The Holocaust In Latvia

Soviet Occupation 

The Soviets invaded Latvia on June 15, 1940 when they crossed the border and killed some border guards.

The Russians sent the Latvian government an ultimatum that they need to 1) Put a pro-Soviet government into power and 2) Allow the Soviet Union’s troops free passage in and out of the territory.

The Soviet Union started to orchestrate its takeover by immediately nationalizing all the land; deporting former military chiefs to the Gulags; and oppressing religious institutions.

Riga in 1940 when the Red Army comes through
Soviets roll into the capital city of RIga.
1941 Soviet Killing of Latvians
An Anti-Semitic Poster in Latvia during the German Invasion.

The Nazis arrive and are Liberators in the Eyes of Latvians. 

The Occupation of Latvia under the Soviet Union’s administration was absolutely brutal toward the locals – both Jews and non-Jews were deported.

 When the Nazis came in they had a lot of support from the people who were living under Soviet rule because of how harsh the Commiunist regime had been for the people in these satellite states.  The Nazis were easily able to exploit the anti-Semitism that already existed and create the conflation of Jewishness and Bolshevism – a theme that runs poignantly throughout the war.  For more on the pogroms that occured during this time click here.

 Latvians Take Revenge 

In Latvia the Holocaust started on the night of June 23 to June 24, 1941, when in Grobiņa, a town near Liepāja, Sonderkommando 1a members killed six local Jews, including the town chemist, in the church graveyard.

Einsatzgruppe A was in charge of the Baltic areas and they were responsible for the death of Latvian Jewry, but they could not have done it without the help of the local Latvians. 

Riga in 1940 when the Red Army comes through
Man dragged away by the Arajs Kommando
An Anti-Semitic Poster in Latvia during the German Invasion.

The Locals

Germany began the invasion of the Soviet sphere on June 21, 1941.  By June 29, 1941 the Nazis had captured Libau and Dvinsk.  The final stages of the death of Latvian Jewry began on the 1st of July when Riga – the nation’s capital – fell to the encroaching Germans.  The Germans had no shortage of help in exterminating the Jews; The regional Chief of Gestapo noted “convenient conditions for extermination” in one of his reports.

Most of the Jews of Latgale and Kurland were murdered by the Latvians before the Germans even got there, let alone formulated the plan for the final solution in that area.  Many anti-Semitic posters were put up (see image on left) and rural towns boasted of their “Judenfrei” status with signs at the entrance of their towns.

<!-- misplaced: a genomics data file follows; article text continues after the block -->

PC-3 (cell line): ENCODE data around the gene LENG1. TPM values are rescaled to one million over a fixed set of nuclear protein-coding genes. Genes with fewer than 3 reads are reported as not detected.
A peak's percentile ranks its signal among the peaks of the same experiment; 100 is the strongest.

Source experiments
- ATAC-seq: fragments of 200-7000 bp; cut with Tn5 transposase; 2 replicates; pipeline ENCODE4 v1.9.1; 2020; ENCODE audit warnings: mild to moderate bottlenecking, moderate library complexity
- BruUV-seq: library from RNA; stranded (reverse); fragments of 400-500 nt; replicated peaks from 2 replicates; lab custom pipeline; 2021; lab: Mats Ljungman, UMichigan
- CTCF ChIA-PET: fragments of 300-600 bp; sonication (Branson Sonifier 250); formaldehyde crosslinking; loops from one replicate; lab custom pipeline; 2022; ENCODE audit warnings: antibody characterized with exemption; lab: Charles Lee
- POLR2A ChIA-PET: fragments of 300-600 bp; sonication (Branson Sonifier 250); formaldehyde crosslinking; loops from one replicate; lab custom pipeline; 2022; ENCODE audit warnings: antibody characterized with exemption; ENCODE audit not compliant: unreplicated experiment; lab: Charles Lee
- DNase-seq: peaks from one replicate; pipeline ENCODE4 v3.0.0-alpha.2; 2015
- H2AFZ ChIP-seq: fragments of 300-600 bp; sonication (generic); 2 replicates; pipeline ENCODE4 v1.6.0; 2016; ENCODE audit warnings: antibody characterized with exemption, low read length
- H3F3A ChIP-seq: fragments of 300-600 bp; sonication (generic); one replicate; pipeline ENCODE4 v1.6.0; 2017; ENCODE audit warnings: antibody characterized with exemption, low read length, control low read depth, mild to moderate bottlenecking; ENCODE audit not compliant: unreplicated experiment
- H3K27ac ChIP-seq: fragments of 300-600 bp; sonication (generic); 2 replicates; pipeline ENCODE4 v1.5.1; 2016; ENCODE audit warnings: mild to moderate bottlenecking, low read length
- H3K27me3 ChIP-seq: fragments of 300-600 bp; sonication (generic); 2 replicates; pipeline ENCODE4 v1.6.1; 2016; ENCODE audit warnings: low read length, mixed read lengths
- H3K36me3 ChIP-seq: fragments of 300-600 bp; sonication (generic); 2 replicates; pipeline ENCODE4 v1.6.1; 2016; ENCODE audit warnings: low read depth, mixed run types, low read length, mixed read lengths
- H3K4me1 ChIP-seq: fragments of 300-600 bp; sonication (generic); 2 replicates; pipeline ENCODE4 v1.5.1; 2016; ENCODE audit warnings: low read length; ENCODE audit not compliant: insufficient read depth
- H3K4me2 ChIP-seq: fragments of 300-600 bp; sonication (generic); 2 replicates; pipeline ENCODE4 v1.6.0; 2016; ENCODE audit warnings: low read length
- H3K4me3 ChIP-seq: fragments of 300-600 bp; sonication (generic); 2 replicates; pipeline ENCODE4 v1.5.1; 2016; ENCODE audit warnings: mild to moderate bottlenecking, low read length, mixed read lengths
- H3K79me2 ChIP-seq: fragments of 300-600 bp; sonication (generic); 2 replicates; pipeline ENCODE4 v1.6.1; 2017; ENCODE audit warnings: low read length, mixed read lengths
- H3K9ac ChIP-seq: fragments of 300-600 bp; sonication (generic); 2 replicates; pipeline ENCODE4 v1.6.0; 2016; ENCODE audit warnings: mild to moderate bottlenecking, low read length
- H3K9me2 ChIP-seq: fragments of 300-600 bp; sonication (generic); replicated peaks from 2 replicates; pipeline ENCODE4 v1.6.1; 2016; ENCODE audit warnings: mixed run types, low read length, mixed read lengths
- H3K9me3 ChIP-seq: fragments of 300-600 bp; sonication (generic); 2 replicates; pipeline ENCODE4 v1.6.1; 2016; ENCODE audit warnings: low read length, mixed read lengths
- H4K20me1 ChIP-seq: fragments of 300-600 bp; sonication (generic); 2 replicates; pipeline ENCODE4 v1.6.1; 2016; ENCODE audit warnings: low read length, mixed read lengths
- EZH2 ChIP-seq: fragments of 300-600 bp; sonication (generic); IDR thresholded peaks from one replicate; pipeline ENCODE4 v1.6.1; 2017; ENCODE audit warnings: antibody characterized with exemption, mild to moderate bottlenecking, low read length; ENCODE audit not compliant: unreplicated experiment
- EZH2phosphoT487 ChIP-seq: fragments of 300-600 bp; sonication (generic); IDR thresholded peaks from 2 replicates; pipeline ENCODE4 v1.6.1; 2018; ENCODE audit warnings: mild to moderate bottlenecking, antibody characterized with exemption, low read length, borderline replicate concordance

Initial Murders and Ghettos

During the first days of the occupation about 8,000 Jews were killed in Riga by Latvian auxiliary police. A decree was issued by the Nazis that stipulated that Jews had to wear the yellow badge; had a curfew; and had to walk in the streets (as opposed to sidewalks.) In October the Ghetto in Riga was finally finished – it would hold more than 30,000 persons.  There were also large ghettos in both Dvinsk and Liepaja.

In November 1941 most of the inhabitants of the Riga Ghetto were murdered, but then they were replaced by German and Austrian Jews.  There is still much debate over whether or not the Latvian Jews were murdered to make room for them, or if the two events (deportation of German/Austrian Jews to Riga and the murder of Latvian Jews in Riga) happened independently.

Riga Ghetto
Latvian Jews undressing and awaiting to death by bullet.

The Final Phases

From the Riga Ghetto, under the direct supervision of Friedrich Jeckeln, about 25,000 Jews were driven on foot to Rumbula, on the outskirts of Riga, and murdered there in two operations— on 30 November and 8 December 1941.  Latvians performed guard duties; Jeckeln’s SS men shot the victims.  About 3000 Jews from Liepāja were murdered between 15 and 17 December.  These were the final events preceeding the end of approximately 70,000 Latvian Jews.  In addition, some 25,000 Jews were brought from Germany, Austria and the present-day Czech Republic, of whom around 20,000 were killed.


The Riga Ghetto was officially discontinued in 1943.  The living Jews who were able to work were transferred to nearby concentration camps, the largest of which were located in Rīga (the infamous Kaiserwald) and Dundaga.  In 1944 most of the remaining Jews were moved further inside the Reich, where some of them lived and survived the rest of the duration of the war.